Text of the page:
The immersion experience, as we’ve come to know it at BGU, captures the very essence of how we learn together in this institution, applying the learning to our cities, and eventually transferring these learning practices to our own ministries and places of influence. Because of this, we take our reflections of “how it went” in the Phoenix Immersion seriously. This was holy ground, in many respects.
Ten BGU pilgrims and quite a few members from the host team in Phoenix spent almost ten days together. We intentionally looked at this Southwestern U.S. city through the lens from the margins, a very particular way we learn at BGU. The books we read were stimulating and sometimes agitational. The topics we covered were diverse, leaning hard into the diversity that makes Phoenix important and unique. But what makes all immersions work, what makes all immersions life-changing are the places you go and the people you meet. These stories and histories will be remembered, in some cases, for a life-time. A few examples: We visited a nationally recognized desert botanical garden and were reminded of the resiliency and glorious beauty of hard places, a metaphor we would draw from for days to come. We experienced, through a day-long tour, a 41-year-old comprehensive Christian community development campus, through multiple testimonies and face to face encounters of ministry practice and holistic programming. The highlight was meeting leaders who have grown up in this work and now are important voices both for the work and for their city. This campus would become our home for over a week.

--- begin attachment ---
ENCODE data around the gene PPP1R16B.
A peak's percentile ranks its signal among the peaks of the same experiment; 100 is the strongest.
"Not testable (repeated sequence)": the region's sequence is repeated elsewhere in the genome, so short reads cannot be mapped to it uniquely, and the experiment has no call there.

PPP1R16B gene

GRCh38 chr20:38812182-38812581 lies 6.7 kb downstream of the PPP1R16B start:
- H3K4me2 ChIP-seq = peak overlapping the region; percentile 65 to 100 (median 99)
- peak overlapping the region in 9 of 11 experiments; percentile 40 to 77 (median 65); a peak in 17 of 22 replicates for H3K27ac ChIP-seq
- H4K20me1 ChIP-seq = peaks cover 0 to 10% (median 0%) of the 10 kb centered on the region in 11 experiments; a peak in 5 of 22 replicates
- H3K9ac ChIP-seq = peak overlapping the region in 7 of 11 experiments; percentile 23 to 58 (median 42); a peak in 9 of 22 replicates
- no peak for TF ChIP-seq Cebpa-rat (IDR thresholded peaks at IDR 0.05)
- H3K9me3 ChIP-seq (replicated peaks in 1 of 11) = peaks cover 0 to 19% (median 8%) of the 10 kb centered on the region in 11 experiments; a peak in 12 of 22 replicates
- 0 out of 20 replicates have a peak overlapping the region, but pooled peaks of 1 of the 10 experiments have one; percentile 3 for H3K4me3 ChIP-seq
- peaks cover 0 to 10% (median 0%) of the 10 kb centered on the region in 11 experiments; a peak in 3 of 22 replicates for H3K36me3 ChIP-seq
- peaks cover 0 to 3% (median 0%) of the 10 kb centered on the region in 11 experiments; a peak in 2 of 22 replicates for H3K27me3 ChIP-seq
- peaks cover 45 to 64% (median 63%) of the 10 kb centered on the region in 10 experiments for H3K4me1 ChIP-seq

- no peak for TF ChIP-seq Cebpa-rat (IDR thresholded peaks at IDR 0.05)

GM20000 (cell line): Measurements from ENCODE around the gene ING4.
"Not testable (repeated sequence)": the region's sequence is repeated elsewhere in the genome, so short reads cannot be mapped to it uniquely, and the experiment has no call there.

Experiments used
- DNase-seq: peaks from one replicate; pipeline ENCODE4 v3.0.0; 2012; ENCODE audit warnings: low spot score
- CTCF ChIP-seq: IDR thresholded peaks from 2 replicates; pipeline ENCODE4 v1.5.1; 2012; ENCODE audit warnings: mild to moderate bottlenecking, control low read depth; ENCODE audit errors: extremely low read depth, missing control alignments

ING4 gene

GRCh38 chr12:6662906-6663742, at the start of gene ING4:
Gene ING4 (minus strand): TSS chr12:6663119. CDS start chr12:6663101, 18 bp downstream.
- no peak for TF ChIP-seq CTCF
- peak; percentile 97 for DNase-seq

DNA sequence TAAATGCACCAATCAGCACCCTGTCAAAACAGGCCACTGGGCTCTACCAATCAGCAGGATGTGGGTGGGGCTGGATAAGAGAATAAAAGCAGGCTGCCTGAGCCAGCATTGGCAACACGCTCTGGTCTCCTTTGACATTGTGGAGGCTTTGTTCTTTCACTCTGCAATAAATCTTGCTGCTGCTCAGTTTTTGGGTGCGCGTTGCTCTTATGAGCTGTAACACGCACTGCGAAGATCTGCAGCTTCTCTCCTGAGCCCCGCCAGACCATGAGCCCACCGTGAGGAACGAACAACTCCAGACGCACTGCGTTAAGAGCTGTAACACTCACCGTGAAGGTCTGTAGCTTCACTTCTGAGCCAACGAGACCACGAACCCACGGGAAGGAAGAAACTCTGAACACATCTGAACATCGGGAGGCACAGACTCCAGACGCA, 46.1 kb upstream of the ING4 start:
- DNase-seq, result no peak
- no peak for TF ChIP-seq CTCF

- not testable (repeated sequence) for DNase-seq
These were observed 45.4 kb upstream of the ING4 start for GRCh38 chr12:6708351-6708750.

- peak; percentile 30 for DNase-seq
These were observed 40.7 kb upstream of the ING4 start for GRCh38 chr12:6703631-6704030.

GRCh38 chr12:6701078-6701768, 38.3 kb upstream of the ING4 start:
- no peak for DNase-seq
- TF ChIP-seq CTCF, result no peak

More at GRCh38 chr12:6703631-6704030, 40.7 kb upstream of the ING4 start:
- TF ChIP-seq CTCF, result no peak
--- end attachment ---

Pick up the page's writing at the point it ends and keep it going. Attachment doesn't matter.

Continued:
For the fun of it and for the challenge, we took public transportation to this campus daily. We visited a Native American boarding school, now a museum, which captures the horrific story of how American institutions, including the church, participated in the destruction of Indigenous cultures and families. We heard from Native leaders who have labored at decolonizing the church, ministry models and the Bible. We visited the U.S./Mexico border and on the way took a pilgrimage into the Arizona desert, honoring the migrants who have lost their lives on their journey toward hope. We talked about the church a lot, did trauma informed trainings, heard from church leaders in Phoenix and visited the Arizona legislature as we thought about a public theology, public voice and intentional action. There is more to say on all we experienced, and so let’s hear from one of our team members.
JOSUE ALANIS ANAYA, is one of the BGU Masters students who came from Mexico City with his wife, Deborah (a co-learner) and their 4 month old baby Nathan. A typical BGU student, wouldn’t you say? I like to think so, eager, courageous, tenacious and full of optimism, traveling to an unknown city in the U.S. together their first child. All three became team members, each with their own contribution. This is how Josue describes the Phoenix Immersion:
“As mentioned, a couple of times during the week and in the course, immersion marks life, no doubt this week will accompany me throughout my life; what I have learned in these days has remained in my memory, not only because we learned theory but because we got to experience, walk, taste, and smell the city of Phoenix. I thank the entire team that allowed this immersion to take place, I know it required a lot of work from each one, but I want to tell you that it has been worth it; through this week you have left a legacy in the 10 participants that were there. What we have learned and heard we will do. I ask God to help me to put into practice everything I have learned.”
Immersions are cornerstones to the way we learn at BGU. It was our extraordinary privilege to host one in our city. Thank you for considering us worthy.
To God be the glory.
Dr. Kit Danley
Professor of Record for the Phoenix Immersion